Not by all the fans. But by a large number.
some traditional science fiction readers wanted a story in which the non-normal situations could be explained away by science… Some…weren’t prepared for a book in which the anxiety quotient connected with such images came from the fact that the scientific institutions that could have afforded explanations…were what had eroded from the landscape. You couldn’t call up the astronomy department [to ask why there were suddenly two moons in the sky]. (“Conversation” 4)
[from – http://www.theminnesotareview.org/journal/ns6566/lukin_josh_ns6566_iae.shtml ]
Ok, but what I hate is that this is turning out to read like an artsy movie…the story is so broken and confusing that I get frustrated trying to understand it. Having deeply layered meaning is great, but it’s so ridiculously thick that I can’t even wade through enough to see the story. And everything is so pedantic that I actually have to pause and collect myself before diving back in.
[about Gene Wolfe’s now classic Urth books from http://katiyaz005.livejournal.com/18337.html ]
Mr. Živković’s resolution of the mystery that unfolds in The Last Book was at best boring and at worst seemed so totally bizarre and insufficiently related to anything to be satisfying to any real degree. The book might as well have progressed by Lukić learning that the bookstore deaths were the result of the deceased having come into contact with poisonous goo unwittingly left on the books by two extraterrestrial patrons who liked to frequent the shop. In hindsight, it seems clear to me that one of the main reasons for this is that the author appears to be primarily concerned with preserving the ending twist to the book rather than with writing an interesting story. As a result, the book simply fails to capitalize on its promising premise.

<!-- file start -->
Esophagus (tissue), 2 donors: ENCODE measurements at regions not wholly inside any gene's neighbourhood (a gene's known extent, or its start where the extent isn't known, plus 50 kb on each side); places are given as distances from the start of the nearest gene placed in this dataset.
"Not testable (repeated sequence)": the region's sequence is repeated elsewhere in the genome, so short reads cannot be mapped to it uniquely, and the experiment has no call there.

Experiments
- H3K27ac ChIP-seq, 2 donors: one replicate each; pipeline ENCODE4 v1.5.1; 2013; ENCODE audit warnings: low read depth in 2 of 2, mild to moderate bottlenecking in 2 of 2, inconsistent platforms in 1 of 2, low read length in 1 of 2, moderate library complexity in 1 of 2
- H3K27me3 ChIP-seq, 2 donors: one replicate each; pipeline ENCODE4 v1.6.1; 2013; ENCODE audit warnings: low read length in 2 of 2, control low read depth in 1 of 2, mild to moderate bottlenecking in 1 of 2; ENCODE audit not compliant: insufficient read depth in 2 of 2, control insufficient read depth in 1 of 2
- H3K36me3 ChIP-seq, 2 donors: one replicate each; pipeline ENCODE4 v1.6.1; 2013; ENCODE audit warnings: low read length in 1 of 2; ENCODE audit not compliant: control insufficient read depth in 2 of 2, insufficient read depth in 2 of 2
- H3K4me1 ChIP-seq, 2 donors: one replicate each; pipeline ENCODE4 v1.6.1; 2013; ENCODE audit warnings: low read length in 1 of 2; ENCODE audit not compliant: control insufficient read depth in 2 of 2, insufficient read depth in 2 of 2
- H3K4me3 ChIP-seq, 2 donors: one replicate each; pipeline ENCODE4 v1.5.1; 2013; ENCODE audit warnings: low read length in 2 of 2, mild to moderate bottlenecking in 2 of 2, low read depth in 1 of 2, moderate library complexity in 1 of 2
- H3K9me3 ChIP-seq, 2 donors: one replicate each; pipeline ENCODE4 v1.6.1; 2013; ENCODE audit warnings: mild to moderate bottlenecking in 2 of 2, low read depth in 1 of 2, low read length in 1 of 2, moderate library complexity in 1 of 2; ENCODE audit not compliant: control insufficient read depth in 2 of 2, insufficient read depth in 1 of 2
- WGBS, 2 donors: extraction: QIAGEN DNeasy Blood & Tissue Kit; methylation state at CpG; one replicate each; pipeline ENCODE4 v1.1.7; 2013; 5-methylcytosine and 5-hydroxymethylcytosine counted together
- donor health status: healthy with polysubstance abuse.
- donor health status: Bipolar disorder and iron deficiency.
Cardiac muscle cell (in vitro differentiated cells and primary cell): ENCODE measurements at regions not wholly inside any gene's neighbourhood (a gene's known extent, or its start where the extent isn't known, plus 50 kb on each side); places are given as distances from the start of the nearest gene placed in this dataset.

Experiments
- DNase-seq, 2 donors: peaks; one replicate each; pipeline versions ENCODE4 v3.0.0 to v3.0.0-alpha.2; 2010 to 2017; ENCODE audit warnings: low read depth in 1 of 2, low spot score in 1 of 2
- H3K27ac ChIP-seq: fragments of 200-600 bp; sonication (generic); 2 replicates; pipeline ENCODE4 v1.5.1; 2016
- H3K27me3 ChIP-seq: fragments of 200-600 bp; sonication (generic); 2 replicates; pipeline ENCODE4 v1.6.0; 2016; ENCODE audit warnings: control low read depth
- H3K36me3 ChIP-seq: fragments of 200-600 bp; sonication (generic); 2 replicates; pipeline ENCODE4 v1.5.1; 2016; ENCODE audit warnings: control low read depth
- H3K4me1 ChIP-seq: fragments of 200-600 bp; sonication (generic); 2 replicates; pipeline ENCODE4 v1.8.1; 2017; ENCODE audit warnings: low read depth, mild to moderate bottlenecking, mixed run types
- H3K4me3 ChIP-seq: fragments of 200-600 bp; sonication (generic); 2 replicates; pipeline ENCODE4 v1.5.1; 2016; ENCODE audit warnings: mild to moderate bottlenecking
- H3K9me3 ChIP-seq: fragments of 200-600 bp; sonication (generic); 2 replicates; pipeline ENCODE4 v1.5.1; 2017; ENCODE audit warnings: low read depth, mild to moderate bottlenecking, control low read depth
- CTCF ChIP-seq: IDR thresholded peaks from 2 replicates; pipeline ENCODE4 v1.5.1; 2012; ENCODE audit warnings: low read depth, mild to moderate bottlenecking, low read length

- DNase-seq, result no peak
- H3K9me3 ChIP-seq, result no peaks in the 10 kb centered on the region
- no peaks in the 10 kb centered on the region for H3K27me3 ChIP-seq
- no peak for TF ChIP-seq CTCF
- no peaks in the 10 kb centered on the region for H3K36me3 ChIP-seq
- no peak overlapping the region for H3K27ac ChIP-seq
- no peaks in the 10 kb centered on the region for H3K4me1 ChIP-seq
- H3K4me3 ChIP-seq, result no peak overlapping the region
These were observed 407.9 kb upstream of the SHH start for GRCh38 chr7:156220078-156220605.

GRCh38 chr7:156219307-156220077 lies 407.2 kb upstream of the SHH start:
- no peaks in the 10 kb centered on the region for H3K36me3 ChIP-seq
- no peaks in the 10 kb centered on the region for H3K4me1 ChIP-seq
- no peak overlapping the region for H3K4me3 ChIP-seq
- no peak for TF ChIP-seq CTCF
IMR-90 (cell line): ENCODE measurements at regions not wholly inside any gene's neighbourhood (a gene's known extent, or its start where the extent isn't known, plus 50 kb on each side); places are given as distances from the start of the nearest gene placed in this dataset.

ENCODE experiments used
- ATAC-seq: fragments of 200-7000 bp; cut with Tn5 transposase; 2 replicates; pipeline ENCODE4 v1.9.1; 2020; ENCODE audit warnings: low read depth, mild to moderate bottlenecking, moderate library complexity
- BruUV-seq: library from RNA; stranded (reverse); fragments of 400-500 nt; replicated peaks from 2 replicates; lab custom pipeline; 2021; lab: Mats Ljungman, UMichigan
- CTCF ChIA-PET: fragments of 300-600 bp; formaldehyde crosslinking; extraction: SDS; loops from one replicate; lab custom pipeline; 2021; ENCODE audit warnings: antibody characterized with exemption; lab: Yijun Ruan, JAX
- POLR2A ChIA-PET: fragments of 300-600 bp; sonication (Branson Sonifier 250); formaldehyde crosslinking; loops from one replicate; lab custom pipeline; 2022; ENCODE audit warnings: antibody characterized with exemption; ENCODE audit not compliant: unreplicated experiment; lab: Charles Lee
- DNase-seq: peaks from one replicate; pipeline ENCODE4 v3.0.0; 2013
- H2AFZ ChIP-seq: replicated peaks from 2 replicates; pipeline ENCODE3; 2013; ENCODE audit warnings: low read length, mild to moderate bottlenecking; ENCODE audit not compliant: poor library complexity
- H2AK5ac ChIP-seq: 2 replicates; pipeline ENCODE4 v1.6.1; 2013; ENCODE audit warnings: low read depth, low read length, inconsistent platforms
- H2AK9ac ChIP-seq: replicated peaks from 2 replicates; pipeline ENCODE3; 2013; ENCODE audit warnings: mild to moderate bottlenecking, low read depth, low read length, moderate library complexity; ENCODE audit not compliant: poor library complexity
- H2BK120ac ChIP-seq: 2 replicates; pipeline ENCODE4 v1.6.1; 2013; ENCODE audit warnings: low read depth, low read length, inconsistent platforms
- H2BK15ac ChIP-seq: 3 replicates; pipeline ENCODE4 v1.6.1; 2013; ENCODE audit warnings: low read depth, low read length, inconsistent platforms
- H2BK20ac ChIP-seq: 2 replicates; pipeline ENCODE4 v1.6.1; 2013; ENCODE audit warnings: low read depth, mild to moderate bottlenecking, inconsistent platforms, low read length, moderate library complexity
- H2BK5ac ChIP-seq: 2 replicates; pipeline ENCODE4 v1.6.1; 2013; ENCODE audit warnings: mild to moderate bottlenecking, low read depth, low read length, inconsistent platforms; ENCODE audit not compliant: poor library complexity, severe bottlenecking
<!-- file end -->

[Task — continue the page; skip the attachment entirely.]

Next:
etc etc etc etc etc etc etc ad infinitum
It seems that only F/SF readers get up in arms (storm the castle!) when a story doesn’t deliver on a coherent series of linear progressions, does not contain exactly the right level of rules to understand the little imaginary worlds we offer up. There are traditions, I guess, and of all things they most be followed and everything must be as it should be. We shouldn’t experiment, throw knives in the wind, we shouldn’t wound the reader, challenge the reader, stand up and say
YOU ARE SMART AND CAPABLE. YOU CAN HANDLE THIS.
Because that is not what they want. They want to be told they are special snow flakes. The like their antagonism small and delicate, holding their hand. Cuddling them and whispering sweet some/nothings into their ears at night. Outside of the genre, we don’t see this. I would say we need to change, but the change has to come within.